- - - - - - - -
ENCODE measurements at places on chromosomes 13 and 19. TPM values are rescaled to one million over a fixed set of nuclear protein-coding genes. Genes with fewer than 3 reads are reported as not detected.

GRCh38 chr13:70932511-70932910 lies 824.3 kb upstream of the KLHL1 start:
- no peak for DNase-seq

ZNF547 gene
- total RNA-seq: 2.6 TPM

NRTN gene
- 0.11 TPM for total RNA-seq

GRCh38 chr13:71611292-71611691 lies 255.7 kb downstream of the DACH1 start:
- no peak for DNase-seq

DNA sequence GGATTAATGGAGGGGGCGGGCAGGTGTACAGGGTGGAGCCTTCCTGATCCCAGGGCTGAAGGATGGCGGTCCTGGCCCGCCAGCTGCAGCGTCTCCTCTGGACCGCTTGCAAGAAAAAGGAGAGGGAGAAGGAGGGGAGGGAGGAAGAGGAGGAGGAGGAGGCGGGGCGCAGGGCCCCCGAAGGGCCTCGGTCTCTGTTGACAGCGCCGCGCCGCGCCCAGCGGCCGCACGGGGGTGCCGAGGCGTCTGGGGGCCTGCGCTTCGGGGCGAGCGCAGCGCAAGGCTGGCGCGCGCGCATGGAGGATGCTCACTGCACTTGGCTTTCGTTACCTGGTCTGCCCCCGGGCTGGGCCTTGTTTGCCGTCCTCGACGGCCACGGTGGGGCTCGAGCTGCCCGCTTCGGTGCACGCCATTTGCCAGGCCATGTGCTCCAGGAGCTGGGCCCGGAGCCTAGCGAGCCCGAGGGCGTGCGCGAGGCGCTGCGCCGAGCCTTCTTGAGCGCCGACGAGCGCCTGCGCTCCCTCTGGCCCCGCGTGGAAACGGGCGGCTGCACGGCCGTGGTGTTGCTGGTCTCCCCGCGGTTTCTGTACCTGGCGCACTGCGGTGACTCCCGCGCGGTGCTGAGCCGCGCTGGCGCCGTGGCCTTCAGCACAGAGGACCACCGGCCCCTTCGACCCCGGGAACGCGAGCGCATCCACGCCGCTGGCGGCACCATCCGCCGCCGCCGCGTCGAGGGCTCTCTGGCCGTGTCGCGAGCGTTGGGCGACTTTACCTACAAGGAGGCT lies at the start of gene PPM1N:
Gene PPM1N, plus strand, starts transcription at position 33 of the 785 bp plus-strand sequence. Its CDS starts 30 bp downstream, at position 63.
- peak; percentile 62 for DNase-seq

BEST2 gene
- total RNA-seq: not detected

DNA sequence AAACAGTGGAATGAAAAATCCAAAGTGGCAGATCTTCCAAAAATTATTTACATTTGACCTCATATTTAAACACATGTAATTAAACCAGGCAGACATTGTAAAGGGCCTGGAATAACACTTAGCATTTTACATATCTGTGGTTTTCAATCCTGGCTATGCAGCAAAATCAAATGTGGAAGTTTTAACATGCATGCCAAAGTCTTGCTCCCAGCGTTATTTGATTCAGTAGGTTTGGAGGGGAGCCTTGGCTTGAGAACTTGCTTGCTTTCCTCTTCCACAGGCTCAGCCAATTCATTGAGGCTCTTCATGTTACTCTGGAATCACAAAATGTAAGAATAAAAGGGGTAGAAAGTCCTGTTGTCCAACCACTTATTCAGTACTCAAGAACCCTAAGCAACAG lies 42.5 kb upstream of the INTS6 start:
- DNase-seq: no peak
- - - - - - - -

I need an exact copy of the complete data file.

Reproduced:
ENCODE measurements at places on chromosomes 13 and 19. TPM values are rescaled to one million over a fixed set of nuclear protein-coding genes. Genes with fewer than 3 reads are reported as not detected.

GRCh38 chr13:70932511-70932910 lies 824.3 kb upstream of the KLHL1 start:
- no peak for DNase-seq

ZNF547 gene
- total RNA-seq: 2.6 TPM

NRTN gene
- 0.11 TPM for total RNA-seq

GRCh38 chr13:71611292-71611691 lies 255.7 kb downstream of the DACH1 start:
- no peak for DNase-seq

DNA sequence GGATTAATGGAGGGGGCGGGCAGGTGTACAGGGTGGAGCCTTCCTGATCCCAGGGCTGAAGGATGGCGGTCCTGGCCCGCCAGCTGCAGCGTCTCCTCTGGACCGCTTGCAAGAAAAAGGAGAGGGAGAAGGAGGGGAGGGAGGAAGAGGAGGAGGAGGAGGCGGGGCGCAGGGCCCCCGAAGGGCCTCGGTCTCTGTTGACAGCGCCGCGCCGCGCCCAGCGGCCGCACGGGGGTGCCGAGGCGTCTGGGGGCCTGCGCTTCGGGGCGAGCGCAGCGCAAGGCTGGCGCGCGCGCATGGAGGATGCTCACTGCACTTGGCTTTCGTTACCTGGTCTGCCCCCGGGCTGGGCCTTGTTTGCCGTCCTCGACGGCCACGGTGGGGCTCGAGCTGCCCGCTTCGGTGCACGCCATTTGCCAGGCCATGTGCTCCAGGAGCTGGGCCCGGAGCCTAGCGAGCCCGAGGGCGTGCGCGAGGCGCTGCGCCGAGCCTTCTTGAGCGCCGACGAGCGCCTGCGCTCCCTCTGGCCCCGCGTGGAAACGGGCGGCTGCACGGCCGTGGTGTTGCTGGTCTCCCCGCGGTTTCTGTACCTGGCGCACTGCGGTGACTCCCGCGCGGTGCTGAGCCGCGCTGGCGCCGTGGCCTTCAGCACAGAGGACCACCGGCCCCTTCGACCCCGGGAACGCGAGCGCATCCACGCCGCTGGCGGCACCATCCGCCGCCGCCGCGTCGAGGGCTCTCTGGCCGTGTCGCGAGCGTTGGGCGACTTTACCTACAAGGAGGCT lies at the start of gene PPM1N:
Gene PPM1N, plus strand, starts transcription at position 33 of the 785 bp plus-strand sequence. Its CDS starts 30 bp downstream, at position 63.
- peak; percentile 62 for DNase-seq

BEST2 gene
- total RNA-seq: not detected

DNA sequence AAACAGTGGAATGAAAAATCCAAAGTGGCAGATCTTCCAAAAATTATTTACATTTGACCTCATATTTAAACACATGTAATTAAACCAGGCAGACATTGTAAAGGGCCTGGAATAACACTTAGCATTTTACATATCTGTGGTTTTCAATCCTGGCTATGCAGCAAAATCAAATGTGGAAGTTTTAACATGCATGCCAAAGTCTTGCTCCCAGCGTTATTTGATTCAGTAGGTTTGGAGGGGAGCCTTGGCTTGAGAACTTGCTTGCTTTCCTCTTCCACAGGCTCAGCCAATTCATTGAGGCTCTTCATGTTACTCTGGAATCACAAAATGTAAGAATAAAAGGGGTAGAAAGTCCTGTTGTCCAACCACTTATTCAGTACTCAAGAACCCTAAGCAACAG lies 42.5 kb upstream of the INTS6 start:
- DNase-seq: no peak